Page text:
As a youngster growing up in the province, folks didn’t have easy access to pharmacies or dispensaries to fill medical prescriptions – least of all, over the counter drugs like aspirin, allergy pills or even vitamin supplements. To my knowledge, the closest pharmacy was in San Fernando city, about 78 kilometers away.
There were public buses for such distances. Of course the well-to-do had their jeeps and cars – some families with their own chauffeurs even, but the peasants either hoofed it, or took the bus. We were members of the peasantry.
At my grandfather’s house where we stayed, I’d hear my spinster aunts talk about their migraine headaches they suffered from mostly during their monthly cycles. “Here comes this damned headache again. My head’s splitting. Is there any aspirin left in the house?” my aunt Bertha would ask.
“Nope. I think Carlina took the last tablet last month,” replied my aunt Lourdes.
“Then why in God’s name didn’t she say something?” my aunt Bertha bellowed with palpable agitation. “We could have picked some up while we were in Vigan. She always does this!” She hissed.
Aunt Laure (pronounced Lah-Ore), who helped with my aunts’ blanket weaving home business walked in. “What’s all the noise?” she queried.
“Ah… Bertha’s having a migraine, and she’s looking for some aspirin. Carlina used the last of it last month… without telling anyone so we could have refilled it. So Bertha sounds frustrated,” my aunt Lourdes explained.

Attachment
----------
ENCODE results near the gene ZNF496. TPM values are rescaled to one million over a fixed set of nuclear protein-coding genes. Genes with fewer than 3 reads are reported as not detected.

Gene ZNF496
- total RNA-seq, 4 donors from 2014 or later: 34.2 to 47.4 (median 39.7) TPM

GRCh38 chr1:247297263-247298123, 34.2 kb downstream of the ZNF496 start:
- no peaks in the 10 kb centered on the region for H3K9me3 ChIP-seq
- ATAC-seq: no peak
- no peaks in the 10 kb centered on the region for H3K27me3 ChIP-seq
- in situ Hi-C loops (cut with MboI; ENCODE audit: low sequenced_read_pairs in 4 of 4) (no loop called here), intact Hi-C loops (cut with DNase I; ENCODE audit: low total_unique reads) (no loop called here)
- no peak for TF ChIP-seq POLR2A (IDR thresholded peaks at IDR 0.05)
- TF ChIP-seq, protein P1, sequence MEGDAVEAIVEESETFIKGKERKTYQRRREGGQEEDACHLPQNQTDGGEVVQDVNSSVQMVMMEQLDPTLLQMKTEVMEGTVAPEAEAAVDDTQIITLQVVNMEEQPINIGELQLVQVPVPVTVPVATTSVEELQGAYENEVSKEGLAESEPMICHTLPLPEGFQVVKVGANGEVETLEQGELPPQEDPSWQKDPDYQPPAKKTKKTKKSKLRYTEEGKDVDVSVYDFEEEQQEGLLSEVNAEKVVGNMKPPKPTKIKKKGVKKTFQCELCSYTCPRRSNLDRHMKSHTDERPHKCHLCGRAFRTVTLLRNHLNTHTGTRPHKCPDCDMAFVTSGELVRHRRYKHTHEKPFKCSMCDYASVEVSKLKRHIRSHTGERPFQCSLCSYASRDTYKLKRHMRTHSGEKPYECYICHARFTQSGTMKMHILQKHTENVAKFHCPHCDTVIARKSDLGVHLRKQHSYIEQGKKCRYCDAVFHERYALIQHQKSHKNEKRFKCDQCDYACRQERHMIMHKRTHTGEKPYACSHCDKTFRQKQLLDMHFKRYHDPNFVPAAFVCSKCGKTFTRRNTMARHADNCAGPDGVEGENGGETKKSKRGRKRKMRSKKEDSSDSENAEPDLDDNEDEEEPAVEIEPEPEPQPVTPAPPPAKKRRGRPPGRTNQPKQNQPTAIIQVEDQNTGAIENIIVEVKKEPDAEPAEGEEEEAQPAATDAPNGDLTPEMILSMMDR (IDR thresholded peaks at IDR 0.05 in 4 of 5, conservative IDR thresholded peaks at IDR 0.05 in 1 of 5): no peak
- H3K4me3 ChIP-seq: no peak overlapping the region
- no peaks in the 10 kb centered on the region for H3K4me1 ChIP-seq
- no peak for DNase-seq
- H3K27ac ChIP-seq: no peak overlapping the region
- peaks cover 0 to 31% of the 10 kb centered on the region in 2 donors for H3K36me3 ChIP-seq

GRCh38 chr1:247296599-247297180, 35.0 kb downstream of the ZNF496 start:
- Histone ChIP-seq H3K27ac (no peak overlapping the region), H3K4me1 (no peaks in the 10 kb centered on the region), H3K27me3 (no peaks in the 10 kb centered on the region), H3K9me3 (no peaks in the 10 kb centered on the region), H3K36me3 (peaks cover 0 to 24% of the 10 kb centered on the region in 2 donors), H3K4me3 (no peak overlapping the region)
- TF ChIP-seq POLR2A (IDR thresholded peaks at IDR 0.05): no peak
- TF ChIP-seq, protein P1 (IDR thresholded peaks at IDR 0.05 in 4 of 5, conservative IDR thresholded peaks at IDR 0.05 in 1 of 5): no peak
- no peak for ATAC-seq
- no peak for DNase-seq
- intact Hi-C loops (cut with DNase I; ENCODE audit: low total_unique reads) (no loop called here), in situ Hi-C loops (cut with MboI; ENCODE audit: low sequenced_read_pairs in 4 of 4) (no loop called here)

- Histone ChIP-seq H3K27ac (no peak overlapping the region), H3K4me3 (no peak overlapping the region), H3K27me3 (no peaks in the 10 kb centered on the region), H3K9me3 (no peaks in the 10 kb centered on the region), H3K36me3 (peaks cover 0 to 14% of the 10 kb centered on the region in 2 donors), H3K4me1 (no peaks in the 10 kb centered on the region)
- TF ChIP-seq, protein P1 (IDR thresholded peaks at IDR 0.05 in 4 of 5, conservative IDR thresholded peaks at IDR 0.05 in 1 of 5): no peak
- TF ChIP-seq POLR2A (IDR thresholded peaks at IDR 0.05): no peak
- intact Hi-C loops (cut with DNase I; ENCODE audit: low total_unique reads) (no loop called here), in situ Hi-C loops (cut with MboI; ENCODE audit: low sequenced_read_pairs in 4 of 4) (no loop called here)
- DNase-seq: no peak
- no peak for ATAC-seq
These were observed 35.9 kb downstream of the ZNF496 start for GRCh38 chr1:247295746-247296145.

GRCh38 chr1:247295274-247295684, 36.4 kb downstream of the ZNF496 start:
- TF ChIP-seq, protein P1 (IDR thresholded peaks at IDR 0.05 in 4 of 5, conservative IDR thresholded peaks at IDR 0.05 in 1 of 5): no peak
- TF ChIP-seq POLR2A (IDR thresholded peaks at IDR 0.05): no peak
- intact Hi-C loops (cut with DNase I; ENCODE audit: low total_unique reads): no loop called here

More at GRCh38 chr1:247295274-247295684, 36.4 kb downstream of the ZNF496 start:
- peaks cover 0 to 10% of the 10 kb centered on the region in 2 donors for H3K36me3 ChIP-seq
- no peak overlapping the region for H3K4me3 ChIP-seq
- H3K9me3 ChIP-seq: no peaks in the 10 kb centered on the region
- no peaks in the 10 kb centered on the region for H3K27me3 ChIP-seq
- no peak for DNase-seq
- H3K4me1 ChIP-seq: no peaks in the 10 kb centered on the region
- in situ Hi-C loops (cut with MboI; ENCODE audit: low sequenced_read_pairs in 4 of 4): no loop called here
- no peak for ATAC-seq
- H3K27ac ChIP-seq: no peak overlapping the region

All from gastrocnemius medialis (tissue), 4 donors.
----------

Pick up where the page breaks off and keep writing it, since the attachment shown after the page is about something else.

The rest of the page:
Aunt Laure said, “Not a problem. Haven’t you ever heard of the natural way of curing migraines?”
My aunt Lourdes gave aunt Laure a skeptical look. It was the stink eye – really. I’ve seen my aunt Lourdes give this same kind of look when dealing with the fishermen who manned the family’s fishing boat and nets during negotiations about the volume of the catch.
“Well? Speak, O Wise One of the Ages. I’m all ears.” Her tone sounded sarcastic.
My grandfather’s backyard was literally a banana plantation. There were at least 20, mature, healthy and fruit-bearing banana trees thriving. I know this because I used to trap young, unemployed spiders that lived in the banana trees for the school campus spider-fights. We always had bananas in the house in all stages of greenness and ripeness.
Aunt Laure took a green banana fruit from a bunch lying by the sink. With a paring knife she cut crosswise a couple of slices (about 3/16th’s of an inch thick). She called out to aunt Bertha. Aunt Laure pasted the green banana slices one unto each temple.
With the green banana slices stuck to her temples, Aunt Bertha went back to her weaving loom and worked the entire rest of the afternoon. We didn’t hear any complaints about her migraine headache.
(Photos courtesy of BING images)